Die letzten 5 Focus-News des innovations-reports im Überblick:

Im Focus: Writing and deleting magnets with lasers

Study published in the journal ACS Applied Materials & Interfaces is the outcome of an international effort that included teams from Dresden and Berlin in Germany, and the US.

Scientists at the Helmholtz-Zentrum Dresden-Rossendorf (HZDR) together with colleagues from the Helmholtz-Zentrum Berlin (HZB) and the University of Virginia...

Im Focus: Gamma-ray flashes from plasma filaments

Novel highly efficient and brilliant gamma-ray source: Based on model calculations, physicists of the Max PIanck Institute for Nuclear Physics in Heidelberg propose a novel method for an efficient high-brilliance gamma-ray source. A giant collimated gamma-ray pulse is generated from the interaction of a dense ultra-relativistic electron beam with a thin solid conductor. Energetic gamma-rays are copiously produced as the electron beam splits into filaments while propagating across the conductor. The resulting gamma-ray energy and flux enable novel experiments in nuclear and fundamental physics.

The typical wavelength of light interacting with an object of the microcosm scales with the size of this object. For atoms, this ranges from visible light to...

Im Focus: Basel researchers succeed in cultivating cartilage from stem cells

Stable joint cartilage can be produced from adult stem cells originating from bone marrow. This is made possible by inducing specific molecular processes occurring during embryonic cartilage formation, as researchers from the University and University Hospital of Basel report in the scientific journal PNAS.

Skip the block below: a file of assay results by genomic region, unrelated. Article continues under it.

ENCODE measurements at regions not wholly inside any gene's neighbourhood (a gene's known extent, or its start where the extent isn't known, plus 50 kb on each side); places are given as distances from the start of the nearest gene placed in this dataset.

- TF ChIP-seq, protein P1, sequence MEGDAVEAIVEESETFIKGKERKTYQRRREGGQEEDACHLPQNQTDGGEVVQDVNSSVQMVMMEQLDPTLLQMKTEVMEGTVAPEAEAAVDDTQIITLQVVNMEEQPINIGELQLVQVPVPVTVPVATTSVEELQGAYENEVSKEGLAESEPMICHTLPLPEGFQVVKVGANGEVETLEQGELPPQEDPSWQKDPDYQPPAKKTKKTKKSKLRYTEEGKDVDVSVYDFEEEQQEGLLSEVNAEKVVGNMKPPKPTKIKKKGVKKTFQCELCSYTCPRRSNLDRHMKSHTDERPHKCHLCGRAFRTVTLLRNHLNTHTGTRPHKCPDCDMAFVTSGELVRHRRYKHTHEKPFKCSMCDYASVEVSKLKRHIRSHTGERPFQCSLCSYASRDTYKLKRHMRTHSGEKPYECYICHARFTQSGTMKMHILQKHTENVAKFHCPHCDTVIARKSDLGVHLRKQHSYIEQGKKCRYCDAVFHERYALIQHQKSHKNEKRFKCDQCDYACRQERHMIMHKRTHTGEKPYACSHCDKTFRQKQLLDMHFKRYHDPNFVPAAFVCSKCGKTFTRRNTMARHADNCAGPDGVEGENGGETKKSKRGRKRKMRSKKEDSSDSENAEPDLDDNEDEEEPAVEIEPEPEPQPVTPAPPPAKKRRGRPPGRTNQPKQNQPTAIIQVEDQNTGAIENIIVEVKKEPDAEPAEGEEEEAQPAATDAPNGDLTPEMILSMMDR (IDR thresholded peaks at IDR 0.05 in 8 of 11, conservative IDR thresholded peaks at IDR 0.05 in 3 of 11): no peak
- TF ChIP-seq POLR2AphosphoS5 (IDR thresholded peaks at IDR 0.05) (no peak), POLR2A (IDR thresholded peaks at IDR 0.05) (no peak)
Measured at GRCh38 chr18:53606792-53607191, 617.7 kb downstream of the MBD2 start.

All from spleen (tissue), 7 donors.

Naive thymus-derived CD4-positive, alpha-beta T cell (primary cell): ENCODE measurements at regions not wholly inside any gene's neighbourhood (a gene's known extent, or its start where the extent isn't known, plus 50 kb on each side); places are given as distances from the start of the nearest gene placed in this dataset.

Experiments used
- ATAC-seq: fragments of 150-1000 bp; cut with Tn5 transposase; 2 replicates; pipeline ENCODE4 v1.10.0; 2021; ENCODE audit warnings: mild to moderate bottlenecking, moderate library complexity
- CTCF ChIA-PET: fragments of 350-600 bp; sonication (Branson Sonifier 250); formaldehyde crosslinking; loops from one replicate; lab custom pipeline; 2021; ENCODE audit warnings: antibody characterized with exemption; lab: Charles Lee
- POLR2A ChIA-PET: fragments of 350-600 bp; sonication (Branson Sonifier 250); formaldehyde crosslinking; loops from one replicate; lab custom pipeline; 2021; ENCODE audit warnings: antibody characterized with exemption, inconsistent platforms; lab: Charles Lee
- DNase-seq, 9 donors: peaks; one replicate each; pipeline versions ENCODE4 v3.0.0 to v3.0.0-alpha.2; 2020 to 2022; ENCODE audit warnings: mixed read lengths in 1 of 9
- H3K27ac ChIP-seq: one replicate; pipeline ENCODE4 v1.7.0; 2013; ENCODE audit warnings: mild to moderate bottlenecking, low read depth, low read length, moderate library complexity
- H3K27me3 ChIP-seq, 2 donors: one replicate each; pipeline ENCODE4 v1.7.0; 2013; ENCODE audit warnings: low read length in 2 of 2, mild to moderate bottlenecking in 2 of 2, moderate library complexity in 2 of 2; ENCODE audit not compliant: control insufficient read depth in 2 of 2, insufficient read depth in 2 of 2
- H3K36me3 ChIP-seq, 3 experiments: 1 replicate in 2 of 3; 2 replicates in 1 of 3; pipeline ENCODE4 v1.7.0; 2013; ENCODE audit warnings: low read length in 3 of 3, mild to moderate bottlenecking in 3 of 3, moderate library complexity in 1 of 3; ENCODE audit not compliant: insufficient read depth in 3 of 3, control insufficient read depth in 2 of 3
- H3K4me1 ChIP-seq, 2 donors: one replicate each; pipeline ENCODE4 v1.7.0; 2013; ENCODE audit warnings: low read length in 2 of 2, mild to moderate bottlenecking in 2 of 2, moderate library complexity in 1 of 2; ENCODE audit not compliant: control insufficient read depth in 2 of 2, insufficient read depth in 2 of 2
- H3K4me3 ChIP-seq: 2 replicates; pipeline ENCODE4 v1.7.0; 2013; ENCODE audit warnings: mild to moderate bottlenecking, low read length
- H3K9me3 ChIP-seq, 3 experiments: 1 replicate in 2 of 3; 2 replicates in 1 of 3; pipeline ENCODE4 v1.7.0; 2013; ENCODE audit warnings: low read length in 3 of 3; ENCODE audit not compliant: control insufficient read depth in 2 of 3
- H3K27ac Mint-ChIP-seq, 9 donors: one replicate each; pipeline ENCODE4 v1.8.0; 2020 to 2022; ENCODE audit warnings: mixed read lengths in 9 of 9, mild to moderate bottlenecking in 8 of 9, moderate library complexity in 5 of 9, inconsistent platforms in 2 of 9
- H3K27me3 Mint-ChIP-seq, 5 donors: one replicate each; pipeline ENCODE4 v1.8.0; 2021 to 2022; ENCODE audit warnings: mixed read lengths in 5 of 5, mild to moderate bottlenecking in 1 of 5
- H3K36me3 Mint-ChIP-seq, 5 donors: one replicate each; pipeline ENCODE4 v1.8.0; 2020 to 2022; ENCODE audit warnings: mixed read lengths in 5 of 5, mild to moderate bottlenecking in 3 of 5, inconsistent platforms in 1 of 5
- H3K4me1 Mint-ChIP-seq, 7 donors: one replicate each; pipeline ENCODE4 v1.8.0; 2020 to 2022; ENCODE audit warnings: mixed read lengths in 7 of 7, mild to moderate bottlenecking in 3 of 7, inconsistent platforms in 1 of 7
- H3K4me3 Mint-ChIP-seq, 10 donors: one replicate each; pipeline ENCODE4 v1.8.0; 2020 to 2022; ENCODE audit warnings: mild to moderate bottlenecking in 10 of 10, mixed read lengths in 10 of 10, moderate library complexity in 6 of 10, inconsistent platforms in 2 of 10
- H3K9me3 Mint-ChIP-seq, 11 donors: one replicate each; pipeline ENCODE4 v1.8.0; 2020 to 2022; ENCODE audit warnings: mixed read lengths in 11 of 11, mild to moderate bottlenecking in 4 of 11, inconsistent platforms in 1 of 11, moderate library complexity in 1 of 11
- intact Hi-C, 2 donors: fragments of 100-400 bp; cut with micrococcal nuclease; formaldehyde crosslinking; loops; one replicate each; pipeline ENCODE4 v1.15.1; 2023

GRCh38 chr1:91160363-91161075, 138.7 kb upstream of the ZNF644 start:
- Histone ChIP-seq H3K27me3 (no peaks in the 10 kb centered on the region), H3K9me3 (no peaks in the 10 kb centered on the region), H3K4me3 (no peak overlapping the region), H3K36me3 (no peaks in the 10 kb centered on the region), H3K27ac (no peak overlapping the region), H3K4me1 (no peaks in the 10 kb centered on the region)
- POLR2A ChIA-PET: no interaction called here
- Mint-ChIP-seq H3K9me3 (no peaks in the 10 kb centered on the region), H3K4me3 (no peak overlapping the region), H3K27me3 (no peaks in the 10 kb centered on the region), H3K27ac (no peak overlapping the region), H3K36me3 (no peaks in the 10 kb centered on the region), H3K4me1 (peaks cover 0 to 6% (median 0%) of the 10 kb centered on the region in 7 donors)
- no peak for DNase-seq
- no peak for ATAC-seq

Certain mesenchymal stem/stromal cells from the bone marrow of adults are considered extremely promising for skeletal tissue regeneration. These adult stem...

Im Focus: Like a wedge in a hinge

Researchers lay groundwork to tailor drugs for new targets in cancer therapy

In the fight against cancer, scientists are developing new drugs to hit tumor cells at so far unused weak points. Such a “sore spot” is the protein complex...

Im Focus: The Future of Ultrafast Solid-State Physics

In an article that appears in the journal “Review of Modern Physics”, researchers at the Laboratory for Attosecond Physics (LAP) assess the current state of the field of ultrafast physics and consider its implications for future technologies.

Physicists can now control light in both time and space with hitherto unimagined precision. This is particularly true for the ability to generate ultrashort...

All Focus news of the innovation-report >>>

Anzeige

Anzeige

VideoLinks
Industry & Economy
Event News

Invitation to the upcoming "Current Topics in Bioinformatics: Big Data in Genomics and Medicine"

13.04.2018 | Event News

Unique scope of UV LED technologies and applications presented in Berlin: ICULTA-2018

12.04.2018 | Event News

IWOLIA: A conference bringing together German Industrie 4.0 and French Industrie du Futur

09.04.2018 | Event News

 
Latest News

Diamond-like carbon is formed differently to what was believed -- machine learning enables development of new model

19.04.2018 | Materials Sciences

Electromagnetic wizardry: Wireless power transfer enhanced by backward signal

19.04.2018 | Physics and Astronomy

Ultrafast electron oscillation and dephasing monitored by attosecond light source

19.04.2018 | Physics and Astronomy

VideoLinks
Science & Research
Overview of more VideoLinks >>>